Monday, 5 December 2011
Why do buildings last? How do we design flexible spaces that can change and adapt?
A team from Shepley took on this question as part of the Open Building conference at Build Boston last month. The conference tasked three firms – Shepley, Payette, and Cannon – to propose a building that would evolve over time to house multiple uses on a large scale site in Somerville. We took the long historical view and, after a week of exhaustive debate, found that architectural systems which are designed to change rarely work or ...[more]
Tuesday, 1 February 2011
What are the benefits – and challenges – facing architecture firms seeking to advance knowledge-based design by conducting facility evaluations on their own projects? Angela Watson and Mardelle Shepley discuss the process for practitioner-focused facility evaluation (PFE) in the Design & Health Scientific Review section of the January 2011 issue of World Health Design.
In the article, Angela and Mardelle present a study conducted using different methods of practitioner-focused facility evaluation, drawing information from Shepley Bulfinch projects at Concord Hospital; Mass General/North Shore Center for Outpatient Care (including the ...[more]
Thursday, 12 August 2010
The latest issue of Healthcare Building Ideas features an interview with healthcare architects Angela Watson and David Meek. In “Systems for Upgrading the Hospital Environment,” this issue’s Build It Right feature, Angela and David discuss recent developments in healthcare design, including strategies for waste management and changing perspectives on indoor air quality for hospitals.
Angela and David’s recent project at Concord Hospital in New Hampshire received LEED certification in 2009, the first hospital in northern New England to do so.
Healthcare Building Ideas article
Monday, 1 February 2010
Shouldn’t the design of a healthcare facility begin with creating a healthy environment? That’s the argument Angela Watson makes in her article, “LEED by example: Using sustainable design to create a healing environment,” which appears in the January 2010 issue of Healthcare Design magazine. In the article, she discusses the process behind Concord Hospital’s 2008 expansion and renovation, and the hospital’s subsequent receipt of LEED certification, the first in northern New England to be so recognized.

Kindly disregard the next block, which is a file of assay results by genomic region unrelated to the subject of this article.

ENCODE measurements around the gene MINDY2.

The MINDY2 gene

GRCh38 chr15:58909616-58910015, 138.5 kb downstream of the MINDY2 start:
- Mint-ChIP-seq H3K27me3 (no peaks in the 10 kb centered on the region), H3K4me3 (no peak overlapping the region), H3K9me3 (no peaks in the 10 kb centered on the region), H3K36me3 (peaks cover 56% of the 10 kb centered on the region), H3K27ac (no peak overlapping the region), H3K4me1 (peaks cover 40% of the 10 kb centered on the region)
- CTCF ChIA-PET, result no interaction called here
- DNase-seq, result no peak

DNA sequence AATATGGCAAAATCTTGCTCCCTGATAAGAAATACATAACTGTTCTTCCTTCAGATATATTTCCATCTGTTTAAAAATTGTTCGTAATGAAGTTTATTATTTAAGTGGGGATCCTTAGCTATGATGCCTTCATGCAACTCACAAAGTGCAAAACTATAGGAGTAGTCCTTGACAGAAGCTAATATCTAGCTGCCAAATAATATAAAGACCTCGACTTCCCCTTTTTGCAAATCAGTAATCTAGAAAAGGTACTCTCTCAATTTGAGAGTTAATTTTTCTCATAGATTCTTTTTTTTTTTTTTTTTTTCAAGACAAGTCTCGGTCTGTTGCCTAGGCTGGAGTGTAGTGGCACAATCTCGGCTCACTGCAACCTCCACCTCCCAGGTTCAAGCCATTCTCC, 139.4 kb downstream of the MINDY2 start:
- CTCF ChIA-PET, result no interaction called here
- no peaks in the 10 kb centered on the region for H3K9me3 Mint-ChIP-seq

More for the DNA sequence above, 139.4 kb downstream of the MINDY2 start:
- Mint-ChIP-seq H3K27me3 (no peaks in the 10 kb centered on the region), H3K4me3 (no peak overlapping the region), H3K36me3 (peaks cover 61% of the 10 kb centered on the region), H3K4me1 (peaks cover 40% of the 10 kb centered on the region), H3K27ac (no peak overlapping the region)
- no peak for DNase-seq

Healthcare Design article
Monday, 14 December 2009
Principals Jennifer Aliber and Angela Watson discuss the creation of therapeutic environments in their contribution to the new book, Design for Critical Care: An Evidence-Based Approach by Kirk Hamilton and Mardelle Shepley. Jennifer and Angela discuss the impact of evidence-based design on patient safety and the quality of care in acute-care facilities.
The book was published by Architectural Press, an imprint of Elsevier, in September.
Book listing on Elsevier website
Wednesday, 18 November 2009
Building projects are becoming increasingly complex and fast paced and funding is becoming more and more limited. In this climate collaboration among project teams is being increasingly expected. Integrated Project Delivery is one example of attempting true collaboration among team members such as engineers, contractors and architects. While this term describes a specific project organization, it could also be viewed as a general description of an improved collaborative process. However, collaboration does not always come naturally. Builders, engineers, architects and owners are trained very differently and with diverging priorities. Our training occurs within a vacuum of our own discipline and insulates us from other disciplines.
How can we change this? In ...[more]
Monday, 5 October 2009
BOSTON, MA – The Mass General/North Shore Center for Outpatient Care was recognized with a Merit Award last night at the 2009 Build New England Awards by AGC of Massachusetts, the Association of Commercial and Institutional Builders. Principal Angela Watson represented the firm at the ceremony.
Shepley Bulfinch and general contractor Walsh Brothers were cited for “the very best in collaboration” on an ambitious project constrained by a tight schedule and budget.
The ambulatory care facility, which also houses the North Shore Cancer Center, is located just off Route 128 in Danvers. The 122,000 square foot facility opened in May 2009.